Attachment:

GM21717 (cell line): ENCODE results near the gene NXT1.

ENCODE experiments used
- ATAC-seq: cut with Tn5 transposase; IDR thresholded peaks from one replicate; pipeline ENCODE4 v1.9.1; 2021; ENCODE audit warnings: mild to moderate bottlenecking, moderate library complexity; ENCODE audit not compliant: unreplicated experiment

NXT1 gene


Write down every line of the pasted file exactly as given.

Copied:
GM21717 (cell line): ENCODE results near the gene NXT1.

ENCODE experiments used
- ATAC-seq: cut with Tn5 transposase; IDR thresholded peaks from one replicate; pipeline ENCODE4 v1.9.1; 2021; ENCODE audit warnings: mild to moderate bottlenecking, moderate library complexity; ENCODE audit not compliant: unreplicated experiment

NXT1 gene